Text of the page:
An exile’s tendency can be to sentimentalise the homeland. Maybe Pat and Norah, from Galway and Limerick, did so after they met in Manchester. But their son was realistic about why they were there. Alan wrote in his autobiography of the “poverty and insularity” of the 1960s Ireland they left behind, of a “stifling” national atmosphere.
Nevertheless, on the fateful day in early 1990 when two letters landed on his doormat in the same delivery – one from England's FA, one from the FAI – McLoughlin chose the latter. He would play for Ireland 'B' in Cork, where the opposition just happened to be England 'B'. McLoughlin scored, and in front of Jack Charlton; more importantly, in front of his mother, whose first child, Patricia, died six weeks before Alan was born.
Still, there would be purist Gaels, possibly of the sort who caused his parents to emigrate, who would question McLoughlin’s nationality. Meanwhile, in Manchester some could not believe he had not chosen England. Acceptance became an issue. As he said: “Occasionally there’s a feeling of not being accepted by anyone.”
Kilbane makes similar observations: “I remember Alan telling me the full story, how he got called up by both nations on the same day, because he had heard about mine. We were in the same boat.
"I never really had it in the senior set-up, more in the under-21s. One of my first 21s games was in Macedonia. Ian Evans, the manager, let us go out after the match for a few drinks and one or two of the younger Irish players absolutely didn't want English accents near them. One player had a Tricolour wrapped around him and actually said: 'Lads, you don't know what this means'. One lad actually said that to us."
Simultaneously, there was the attitude in England. “No matter what anyone says, we were ‘thick Paddys’,” Kilbane says. “Obviously we found a way to make a joke of it. But we were stereotyped – the men weren’t the brightest, dig roads and so on. We also knew we were in the minority.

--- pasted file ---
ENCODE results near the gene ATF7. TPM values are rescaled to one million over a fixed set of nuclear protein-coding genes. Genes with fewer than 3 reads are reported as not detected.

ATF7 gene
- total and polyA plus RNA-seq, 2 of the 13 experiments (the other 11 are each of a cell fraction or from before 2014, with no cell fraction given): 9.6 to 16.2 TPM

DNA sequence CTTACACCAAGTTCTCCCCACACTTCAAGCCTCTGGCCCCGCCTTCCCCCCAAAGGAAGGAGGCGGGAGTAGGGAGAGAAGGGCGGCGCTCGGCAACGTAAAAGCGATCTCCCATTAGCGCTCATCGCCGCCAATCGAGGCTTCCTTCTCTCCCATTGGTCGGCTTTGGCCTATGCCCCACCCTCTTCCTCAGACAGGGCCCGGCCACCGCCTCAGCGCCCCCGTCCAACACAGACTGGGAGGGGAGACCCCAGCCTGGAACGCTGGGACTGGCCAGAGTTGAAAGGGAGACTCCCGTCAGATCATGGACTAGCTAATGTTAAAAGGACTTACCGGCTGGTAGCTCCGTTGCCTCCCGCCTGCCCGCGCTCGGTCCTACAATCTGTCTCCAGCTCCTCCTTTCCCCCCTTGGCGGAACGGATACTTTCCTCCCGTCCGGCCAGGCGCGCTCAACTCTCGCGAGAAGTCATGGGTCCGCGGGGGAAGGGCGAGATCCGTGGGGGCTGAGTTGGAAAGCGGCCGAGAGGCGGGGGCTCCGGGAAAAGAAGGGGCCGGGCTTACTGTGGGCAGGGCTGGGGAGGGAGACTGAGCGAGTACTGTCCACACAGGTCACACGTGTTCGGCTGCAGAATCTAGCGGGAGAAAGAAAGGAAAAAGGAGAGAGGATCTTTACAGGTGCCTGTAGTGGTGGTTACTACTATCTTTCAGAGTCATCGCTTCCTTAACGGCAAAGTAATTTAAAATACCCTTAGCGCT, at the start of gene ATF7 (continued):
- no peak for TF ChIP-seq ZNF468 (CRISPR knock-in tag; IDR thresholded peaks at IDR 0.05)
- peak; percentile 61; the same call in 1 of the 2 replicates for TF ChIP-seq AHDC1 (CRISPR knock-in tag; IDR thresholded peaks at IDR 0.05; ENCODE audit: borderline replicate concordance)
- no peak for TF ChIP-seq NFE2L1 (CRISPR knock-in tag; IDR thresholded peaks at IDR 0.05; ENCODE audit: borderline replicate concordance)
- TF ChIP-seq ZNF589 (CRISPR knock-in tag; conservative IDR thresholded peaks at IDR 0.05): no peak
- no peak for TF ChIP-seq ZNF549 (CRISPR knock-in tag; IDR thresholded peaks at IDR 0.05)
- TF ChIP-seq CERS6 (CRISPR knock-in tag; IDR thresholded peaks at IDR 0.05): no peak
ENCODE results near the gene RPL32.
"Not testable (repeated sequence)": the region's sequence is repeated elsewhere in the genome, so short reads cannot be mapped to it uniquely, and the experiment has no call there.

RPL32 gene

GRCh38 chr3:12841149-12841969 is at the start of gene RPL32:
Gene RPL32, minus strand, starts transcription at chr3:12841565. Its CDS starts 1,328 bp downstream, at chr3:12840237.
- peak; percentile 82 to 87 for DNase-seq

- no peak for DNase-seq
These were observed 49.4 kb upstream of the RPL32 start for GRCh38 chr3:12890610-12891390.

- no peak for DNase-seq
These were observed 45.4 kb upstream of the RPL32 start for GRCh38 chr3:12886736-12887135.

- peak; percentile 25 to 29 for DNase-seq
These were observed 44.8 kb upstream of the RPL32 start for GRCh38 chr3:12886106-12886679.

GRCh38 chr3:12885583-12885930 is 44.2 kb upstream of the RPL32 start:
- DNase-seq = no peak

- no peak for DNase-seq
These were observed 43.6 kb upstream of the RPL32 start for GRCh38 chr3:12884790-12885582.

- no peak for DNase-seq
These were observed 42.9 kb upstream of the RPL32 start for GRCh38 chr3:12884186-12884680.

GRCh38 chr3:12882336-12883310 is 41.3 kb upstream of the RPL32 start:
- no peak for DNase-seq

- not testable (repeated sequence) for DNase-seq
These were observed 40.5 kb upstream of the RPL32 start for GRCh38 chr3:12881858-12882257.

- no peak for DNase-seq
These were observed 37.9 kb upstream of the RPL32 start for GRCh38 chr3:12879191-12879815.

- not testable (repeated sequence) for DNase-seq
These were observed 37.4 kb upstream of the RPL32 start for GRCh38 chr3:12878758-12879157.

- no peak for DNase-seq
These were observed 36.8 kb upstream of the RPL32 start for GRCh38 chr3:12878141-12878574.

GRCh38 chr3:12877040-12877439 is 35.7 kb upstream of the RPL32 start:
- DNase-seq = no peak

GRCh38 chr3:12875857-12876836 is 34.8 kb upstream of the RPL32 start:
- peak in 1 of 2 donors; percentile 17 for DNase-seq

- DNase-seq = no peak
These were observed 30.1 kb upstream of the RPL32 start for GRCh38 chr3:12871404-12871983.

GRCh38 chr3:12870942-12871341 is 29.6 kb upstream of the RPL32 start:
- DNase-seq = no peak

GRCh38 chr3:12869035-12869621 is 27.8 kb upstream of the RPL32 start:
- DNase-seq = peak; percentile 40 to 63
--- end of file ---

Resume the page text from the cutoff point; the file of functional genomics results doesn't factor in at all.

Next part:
“But then I’ve spoken to so many people who grew up in London or Birmingham and who moved back to Ireland and didn’t necessarily feel they belonged, because of their accent. There was prejudice towards them. We felt totally Irish but were we fully accepted by our own? We didn’t feel English, we didn’t want to be English. So where did we belong?”
Increasingly, Kilbane's answer is: the game. He thinks of Jimmy Quinn. Quinn scored the other goal that night in November at Windsor Park.
Quinn was a Belfast Catholic desperate to please his Belfast Protestant manager, Billy Bingham, in his last match. Quinn didn't like the Republic's Englishmen – "all our lads were born in Northern Ireland." [10 of 11 were]. But Quinn had three brothers in the British Army. The family had to leave Northern Ireland. They ended up in Wiltshire. He joined Swindon Town. He met a young lad there who had just been released by Man United called McLoughlin. Jimmy sensed Alan's isolation, so invited him into his home. "I'll never forget what Jimmy did," McLoughlin said, when we spoke about this and other overlaps a few years ago.
And now the end has come and Kilbane is welling up. He remembers Belfast ’93 and quotes Best saying Ireland needs just one team. Kilbane wants an identity for the next generations to be bigger than the “total bollocks” of religious politics – “and it is total bollocks.”
He returns to McLoughlin and says: “Alan was such a big part of my career and what it became. I’m so grateful to him, for the man that he is, the player he is, the man that he was. Footballers are considered less intelligent, but football has got so much right. It has integrated people, broken down barriers. Someone like Alan nurtured young people.
“He was a very, very good player. He was unfortunate we’d so many good players, but he would walk into our midfield now. He’d be the best player. As footballers we are so connected to each other. Once you’re in a dressingroom, you’re either good or bad at football. Football is who we are. I know it sounds corny but, in terms of identity, Alan belonged to football.”